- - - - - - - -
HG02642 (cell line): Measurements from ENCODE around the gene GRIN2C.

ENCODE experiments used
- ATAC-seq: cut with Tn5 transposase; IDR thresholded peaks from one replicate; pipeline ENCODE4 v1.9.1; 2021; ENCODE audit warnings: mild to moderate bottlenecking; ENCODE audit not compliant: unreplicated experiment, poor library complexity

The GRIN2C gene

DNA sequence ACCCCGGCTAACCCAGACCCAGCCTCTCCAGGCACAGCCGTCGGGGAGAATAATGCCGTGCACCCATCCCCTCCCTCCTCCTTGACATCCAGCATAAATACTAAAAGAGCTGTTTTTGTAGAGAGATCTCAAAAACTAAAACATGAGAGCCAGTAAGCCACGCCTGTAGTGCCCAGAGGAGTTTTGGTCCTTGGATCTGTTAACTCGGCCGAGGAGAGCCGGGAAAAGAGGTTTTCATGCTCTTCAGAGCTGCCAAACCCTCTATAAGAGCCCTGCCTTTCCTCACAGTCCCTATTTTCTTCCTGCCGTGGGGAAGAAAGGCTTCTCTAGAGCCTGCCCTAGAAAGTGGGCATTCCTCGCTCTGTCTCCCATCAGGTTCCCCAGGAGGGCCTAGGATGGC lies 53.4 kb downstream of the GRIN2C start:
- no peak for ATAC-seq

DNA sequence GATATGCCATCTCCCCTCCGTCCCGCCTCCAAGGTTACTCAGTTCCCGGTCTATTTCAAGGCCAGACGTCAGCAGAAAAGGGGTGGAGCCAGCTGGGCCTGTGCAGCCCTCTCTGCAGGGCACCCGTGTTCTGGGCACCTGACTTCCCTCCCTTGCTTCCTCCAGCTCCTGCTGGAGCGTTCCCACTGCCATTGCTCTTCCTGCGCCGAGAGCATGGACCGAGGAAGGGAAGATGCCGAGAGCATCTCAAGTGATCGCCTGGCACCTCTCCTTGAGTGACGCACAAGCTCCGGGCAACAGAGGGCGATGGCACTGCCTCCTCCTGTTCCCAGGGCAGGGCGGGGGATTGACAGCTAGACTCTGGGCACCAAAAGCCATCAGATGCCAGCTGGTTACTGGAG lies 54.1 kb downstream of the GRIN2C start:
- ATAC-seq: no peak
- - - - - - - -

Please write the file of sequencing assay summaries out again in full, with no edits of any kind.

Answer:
HG02642 (cell line): Measurements from ENCODE around the gene GRIN2C.

ENCODE experiments used
- ATAC-seq: cut with Tn5 transposase; IDR thresholded peaks from one replicate; pipeline ENCODE4 v1.9.1; 2021; ENCODE audit warnings: mild to moderate bottlenecking; ENCODE audit not compliant: unreplicated experiment, poor library complexity

The GRIN2C gene

DNA sequence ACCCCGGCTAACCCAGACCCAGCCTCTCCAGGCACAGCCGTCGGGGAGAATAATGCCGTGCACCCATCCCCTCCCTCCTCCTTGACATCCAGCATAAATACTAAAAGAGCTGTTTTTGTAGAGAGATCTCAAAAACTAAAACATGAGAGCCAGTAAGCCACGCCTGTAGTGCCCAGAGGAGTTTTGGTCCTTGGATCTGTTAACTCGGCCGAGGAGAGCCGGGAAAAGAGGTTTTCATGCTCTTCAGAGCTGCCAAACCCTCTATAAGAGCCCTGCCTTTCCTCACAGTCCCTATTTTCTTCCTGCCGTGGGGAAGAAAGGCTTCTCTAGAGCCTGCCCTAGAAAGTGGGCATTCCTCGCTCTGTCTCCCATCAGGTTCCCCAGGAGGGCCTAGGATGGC lies 53.4 kb downstream of the GRIN2C start:
- no peak for ATAC-seq

DNA sequence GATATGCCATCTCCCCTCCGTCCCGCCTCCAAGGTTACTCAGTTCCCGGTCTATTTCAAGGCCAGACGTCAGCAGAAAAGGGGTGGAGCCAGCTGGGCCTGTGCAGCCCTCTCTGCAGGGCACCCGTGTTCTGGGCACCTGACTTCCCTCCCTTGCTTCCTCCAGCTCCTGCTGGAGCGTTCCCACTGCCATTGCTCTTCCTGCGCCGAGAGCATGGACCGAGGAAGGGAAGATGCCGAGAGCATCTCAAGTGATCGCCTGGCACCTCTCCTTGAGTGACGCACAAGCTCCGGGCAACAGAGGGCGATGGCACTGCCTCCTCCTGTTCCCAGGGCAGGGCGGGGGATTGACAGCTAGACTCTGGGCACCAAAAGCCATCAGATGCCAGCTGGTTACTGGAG lies 54.1 kb downstream of the GRIN2C start:
- ATAC-seq: no peak